By Jeff Walsh
"Back Soon" is both the name of the movie as well as the simple text of the note Logan's wife left for him, before she was killed by a drunk driver, the one he keeps in his pocket and kisses when he thinks about her. He decides he needs to sell their house to move on, since this one overflows with memories.
He sells his house to Guillermo, someone with a bad relationship with his girlfriend, who's putting his life back together in a different way.
And such is the dilemma of gay cinema, because you know there are two male leads in a possible embrace on the DVD box, so it becomes more of a question of how or why will something will happen between two seemingly straight guys. But I'm not giving any of that away.
By Jeff Walsh
When I first posted that Spencer Duhm was the openly gay contestant on this season of Survivor, I didn't know that his strategy in the game was to not tell anyone. Each week, I'd watch wondering when it would come up. It never did.
Last night, after 15 days, this 19-year-old University of Florida student was voted off. If you watched the show, it seemed like his weak performance in a physical challenge was the reason, but in this interview, he says more was going on behind the scenes.
Here's what we said:
Hey Spencer. I just watched the show this morning and didn't realize we were going to be talking so soon. It's interesting, because when you were first on the show, I put a notice up on the site that there's a young, gay contestant this season, then as I'm watching the show there was no reference to it, so I figured maybe they're just not using that storyline yet. Until last night, I never realized that no one knew…
It was a conscious decision of mine going into it. I get flak for this, because people say 'Oh, everyone's really accepting…' But I'm thinking, in a social game, people will find any reason to get rid of somebody and I was good friends with all the guys on the tribe, so I don't want some subconscious thing… I mean, I was ona tribe with a bunch of people from the south, and I come from the south, too. I'm not bashing people from the south. It's a known fact that sometimes Southerners can be a little less open-minded to homosexuality, so I first see my tribe and I got people with the belt buckle and the boots and everything, and I'm like, OK, it might not work out in my favor to tell everybody that I'm gay. So if they don't ask me, I'm not going to sit there and offer it up. And they never asked. I felt there was really no upside, and there could be a downside.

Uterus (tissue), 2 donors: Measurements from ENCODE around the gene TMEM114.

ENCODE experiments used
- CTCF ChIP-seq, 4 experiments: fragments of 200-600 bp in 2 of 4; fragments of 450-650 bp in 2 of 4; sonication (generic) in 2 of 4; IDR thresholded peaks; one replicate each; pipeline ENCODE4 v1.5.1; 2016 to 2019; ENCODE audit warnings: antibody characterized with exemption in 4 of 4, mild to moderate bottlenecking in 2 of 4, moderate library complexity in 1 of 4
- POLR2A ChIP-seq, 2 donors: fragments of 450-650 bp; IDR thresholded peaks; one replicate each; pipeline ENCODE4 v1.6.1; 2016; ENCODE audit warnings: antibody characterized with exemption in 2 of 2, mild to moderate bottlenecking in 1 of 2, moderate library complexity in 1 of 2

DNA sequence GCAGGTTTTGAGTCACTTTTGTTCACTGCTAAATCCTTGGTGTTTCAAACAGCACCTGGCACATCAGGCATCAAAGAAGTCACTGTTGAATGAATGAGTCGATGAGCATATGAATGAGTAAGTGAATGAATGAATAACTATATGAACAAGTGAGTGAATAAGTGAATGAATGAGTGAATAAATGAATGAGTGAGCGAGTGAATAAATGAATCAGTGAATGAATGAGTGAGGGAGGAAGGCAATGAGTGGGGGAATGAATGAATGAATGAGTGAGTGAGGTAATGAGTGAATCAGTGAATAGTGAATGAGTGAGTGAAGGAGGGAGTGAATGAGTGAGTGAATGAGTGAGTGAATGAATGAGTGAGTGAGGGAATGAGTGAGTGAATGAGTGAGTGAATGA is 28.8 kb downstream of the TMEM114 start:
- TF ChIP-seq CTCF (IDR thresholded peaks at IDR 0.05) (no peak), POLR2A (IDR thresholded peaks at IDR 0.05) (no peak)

By Jeff Walsh
"Clandestinos" is a Spanish film that goes down a different path than a lot of gay films. Three boys break out of juvenile prison and flee to Madrid, where Xabi, the leader of the three, tries to make contact with the leader of a Basque terrorist cell. The other two boys don't know as much about the mission from the start, but one of the boys eventually helps him practice making bombs in an abandoned apartment, with the goal of doing something public and visible to bring the cell leader out of hiding.
To fund his terrorist exploits, Xabi robs johns that pick him up in a shopping mall. One of his johns, from whom he stole money and a gun, is a cop, who doesn't take being robbed easily and tries to track him down.
By Jeff Walsh
"Dog Tags" is an interesting movie, in that it plays with a lot of parallel structures without sacrificing a satisfying story. The movie starts with Nate getting his head shaved by his fiancee before his recruiter comes to pick him up.
Andy is younger and trying to find his way in the world. He comes from privilege and is rebelling with his black clothes and eyeliner. In flashback, we see the guy he's still trying to get over, a soldier wearing dog tags.
Nate joined the Marines to have a better life for both her and his mother, who all share a run-down house together. Between boot camp and being sent to war, Nate goes to buy her a ring. As he's walking down the highway towards the city, he gets picked up by a guy who tells him the ring store requires you to put half down, but if he needs some money...
By Jeff Walsh
"3-Day Weekend" puts the premise right in the title, a group of gay friends spend all of their holiday weekends in a beautiful cabin. But, since it's been the same guys telling the same stories for so long, they decide to mix it up, and every gay guy invites a single gay friend up for this weekend.
The movie tries to beat you to the punch quickly, though, mentioning this is like the set-up for "Love! Valour! Compassion!" before the audience thinks it. Of course, it's always dangerous to mention a good, similar movie, since that means you're setting a bar you better be able to clear.